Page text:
Once upon a time…………. a few weeks ago I was in the mood for a gooey cheesy casserole. As I’m always looking for new pasta dishes I wanted to try a gnocchi recipe. Gnocchi is a small, dumpling-like pasta common throughout the whole of Italy made with semolina flour or potatoes. You’ll probably find them with the fresh or dried pasta in your supermarkets. While gnocchi is traditionally boiled and served with simple toppings such as olive oil and a little Parmesan, this recipe has you frying them for a crunchy twist.
I would not be surprised if this gnocchi dish becomes a regular in our meal rotation. It’s easy, fast and super tasty. I prefer to fry the gnocchi and cook the peas separately, but you could turn this into a one pot meal if you add the gnocchi and the peas into the tomato sauce. Then there will be only a little washing up to do afterwards. Sometimes cooking can be so relaxed, and sometimes the most productive thing you can do is relax…….am I right?
My kids loved this gnocchi dish and gobbled it up before you I could say ‘bon appetit’. I’m sure it will also satisfy the carb lovers, the carnivores, the melty cheese eaters and even the veggie lovers in my life.
I usually serve this with a simple green salad but if you want to indulge you can always serve some crusty bread to mop up all the leftover sauce! For a less indulgent meal you can use minced chicken as a more healthy variant. Add spices like thyme and fennel seeds to mimic the seasoning of the Italian sausage used in this recipe.
Don’t you just love italian food? By the way…………did you hear about that italian chef that died?
He pasta way.
We cannoli do so much.
His legacy will become a pizza history.
He ran out of thyme
I hope you enjoy it as much as we did. If you try it, please let me know! Leave a comment, telling me what you think of it. You can also tag your photo on Instagram with @culyzaar or post it on my Facebook page so I can see it. I love seeing your takes on the recipes on my blog!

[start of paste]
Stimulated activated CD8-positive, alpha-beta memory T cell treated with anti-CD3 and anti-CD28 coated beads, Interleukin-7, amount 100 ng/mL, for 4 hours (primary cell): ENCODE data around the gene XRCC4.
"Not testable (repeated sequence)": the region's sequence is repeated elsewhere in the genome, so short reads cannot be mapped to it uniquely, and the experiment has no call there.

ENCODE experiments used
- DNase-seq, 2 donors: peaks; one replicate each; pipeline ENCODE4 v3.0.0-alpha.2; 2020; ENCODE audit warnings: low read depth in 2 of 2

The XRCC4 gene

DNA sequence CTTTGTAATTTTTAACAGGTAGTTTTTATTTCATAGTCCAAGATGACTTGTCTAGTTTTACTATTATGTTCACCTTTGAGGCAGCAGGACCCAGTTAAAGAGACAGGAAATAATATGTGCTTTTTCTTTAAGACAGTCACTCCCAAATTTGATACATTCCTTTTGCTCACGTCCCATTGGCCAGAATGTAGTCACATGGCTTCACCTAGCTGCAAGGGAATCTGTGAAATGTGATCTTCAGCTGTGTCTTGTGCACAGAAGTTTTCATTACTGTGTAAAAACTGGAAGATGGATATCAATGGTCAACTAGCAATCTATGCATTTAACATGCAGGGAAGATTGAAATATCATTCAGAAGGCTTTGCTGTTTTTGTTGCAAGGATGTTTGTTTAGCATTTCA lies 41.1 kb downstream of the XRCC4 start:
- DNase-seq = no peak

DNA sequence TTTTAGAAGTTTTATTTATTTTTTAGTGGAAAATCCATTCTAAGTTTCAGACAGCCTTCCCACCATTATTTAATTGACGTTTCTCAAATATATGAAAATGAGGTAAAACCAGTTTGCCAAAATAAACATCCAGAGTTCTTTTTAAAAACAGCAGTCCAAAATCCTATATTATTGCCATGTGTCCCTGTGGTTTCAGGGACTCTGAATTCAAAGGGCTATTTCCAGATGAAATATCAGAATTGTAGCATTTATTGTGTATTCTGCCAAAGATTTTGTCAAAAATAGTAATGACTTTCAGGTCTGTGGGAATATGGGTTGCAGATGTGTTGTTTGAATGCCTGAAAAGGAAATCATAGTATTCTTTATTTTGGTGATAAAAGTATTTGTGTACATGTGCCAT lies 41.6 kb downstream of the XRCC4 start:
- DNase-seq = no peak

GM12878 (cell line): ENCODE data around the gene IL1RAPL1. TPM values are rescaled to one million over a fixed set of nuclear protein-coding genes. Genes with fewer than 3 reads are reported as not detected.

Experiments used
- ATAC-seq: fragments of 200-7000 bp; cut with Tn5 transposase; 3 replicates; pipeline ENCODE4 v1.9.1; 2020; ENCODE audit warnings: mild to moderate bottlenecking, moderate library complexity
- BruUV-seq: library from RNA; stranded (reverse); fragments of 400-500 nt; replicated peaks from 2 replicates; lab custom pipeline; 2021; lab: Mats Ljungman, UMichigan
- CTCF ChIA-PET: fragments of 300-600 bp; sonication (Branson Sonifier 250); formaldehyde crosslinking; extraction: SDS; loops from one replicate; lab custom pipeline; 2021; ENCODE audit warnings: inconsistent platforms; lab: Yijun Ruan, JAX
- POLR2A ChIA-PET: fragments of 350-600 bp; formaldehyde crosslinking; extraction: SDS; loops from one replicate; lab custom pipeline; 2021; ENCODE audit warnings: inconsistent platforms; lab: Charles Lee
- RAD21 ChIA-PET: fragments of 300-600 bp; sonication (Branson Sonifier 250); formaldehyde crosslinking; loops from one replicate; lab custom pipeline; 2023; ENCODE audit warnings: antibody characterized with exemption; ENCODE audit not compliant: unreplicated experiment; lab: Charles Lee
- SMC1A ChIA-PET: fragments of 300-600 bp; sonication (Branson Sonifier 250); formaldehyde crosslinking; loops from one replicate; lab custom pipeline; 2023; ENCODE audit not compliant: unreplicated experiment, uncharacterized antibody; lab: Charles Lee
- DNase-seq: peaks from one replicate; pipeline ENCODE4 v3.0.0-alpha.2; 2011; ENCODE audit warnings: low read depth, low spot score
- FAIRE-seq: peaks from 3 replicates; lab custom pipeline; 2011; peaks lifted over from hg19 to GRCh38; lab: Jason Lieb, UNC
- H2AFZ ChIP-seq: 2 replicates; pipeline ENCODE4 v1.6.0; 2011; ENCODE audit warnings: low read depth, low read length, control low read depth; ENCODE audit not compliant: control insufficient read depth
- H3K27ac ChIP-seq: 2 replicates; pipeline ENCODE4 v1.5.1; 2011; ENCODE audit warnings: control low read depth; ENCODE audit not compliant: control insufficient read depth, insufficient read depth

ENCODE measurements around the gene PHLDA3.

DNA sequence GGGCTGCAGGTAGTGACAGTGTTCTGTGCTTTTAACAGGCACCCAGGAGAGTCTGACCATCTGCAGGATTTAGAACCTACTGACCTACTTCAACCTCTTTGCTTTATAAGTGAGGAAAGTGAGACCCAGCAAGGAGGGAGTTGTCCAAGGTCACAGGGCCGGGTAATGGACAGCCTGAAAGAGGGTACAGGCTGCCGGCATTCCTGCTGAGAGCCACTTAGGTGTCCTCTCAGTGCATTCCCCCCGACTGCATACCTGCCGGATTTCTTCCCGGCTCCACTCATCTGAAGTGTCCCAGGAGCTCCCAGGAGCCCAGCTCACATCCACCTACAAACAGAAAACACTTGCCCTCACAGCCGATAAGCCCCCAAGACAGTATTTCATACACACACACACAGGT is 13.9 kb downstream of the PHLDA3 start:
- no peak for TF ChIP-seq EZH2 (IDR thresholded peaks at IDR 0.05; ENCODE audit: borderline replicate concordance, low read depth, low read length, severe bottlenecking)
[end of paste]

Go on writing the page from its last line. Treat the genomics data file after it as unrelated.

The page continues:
- 500 grams of gnocchi
- 1 onion, finely chopped
- 2 cloves of garlic, finely chopped
- 2 fresh sausages (choose a good brand with Italian spices or make your one)
- 200 grams of fresh baby spinach (or chopped normal size spinach)
- 1 tin of canned diced tomatoes with juices (do not drain)
- 70 ml of water or chicken broth
- 1 tsp dried oregano
- 1 tsp of dried thyme
- 2 tsp of paprika
- 100 grams shredded mozzarella cheese
- 25 grams of freshly grated Parmesan cheese
- 200 grams peas (fresh or frozen)
- Olive oil
- Salt and peppe
You start by cooking the gnocchi in a pan of boiling water for a couple of minutes (check the package for directions) until they float to the surface. Use a slotted spoon to take the gnocchi out of the water and strain the gnocchi until all of the liquid drains off. Don’t throw them into a hot frying pan immediately, because the water on the outside of the pasta will not allow the gnocchi to develop a nice, golden crust. Drain all the water (in a strainer) and add a drizzle of olive oil to a large frying pan over medium heat.
Put the gnocchi into the pan, and spread them around with the back of a spoon to create an even layer over the pan, this is very important for the crunchy crust. Let the gnocchi fry for a couple of minutes until they turn golden brown. Turn them gently with a spatula, and cook on the other side until brown and crispy. Take them out of the pan and set aside for later.
Cook the peas in a pan with boiling water for 4 minutes, drain and also set aside for later.
Heat 1 tablespoon oil in a large broiler-safe skillet over medium heat. Add onion and cook until brown which will take approximately 8 to 10 minutes. Take the sausages out of their casing and cut them in little pieces. Add the garlic to the pan and fry for a minute with the onion. Then add the sausage, salt and pepper and cook for 4 minutes while breaking up the sausage with a wooden spoon. Add spinach a handful at a time and cook, stirring, until wilted, this will take about 4 minutes.
Then add the canned tomatoes, the water (or the stock) and the dried herbs and spices. Taste and add seasoning when necessary. Mix well and add the fried gnocchi to the pan. Make sure there is enough liquid in the pan and if necessary add a dash of water. Top with mozzarella and Parmesan cheese and let it simmer for a while, until the cheese forms a melted gooey cheesy layer on the pasta. That takes about four minutes. In the meantime preheat the broiler of your oven.
Position a baking sheet in the upper third of oven. Broil until the cheese starts to brown, 3 to 5 minutes. This gives the cheese an irresistibly crusty crust. Remove from the oven, top with some chopped basil or oregano if desired.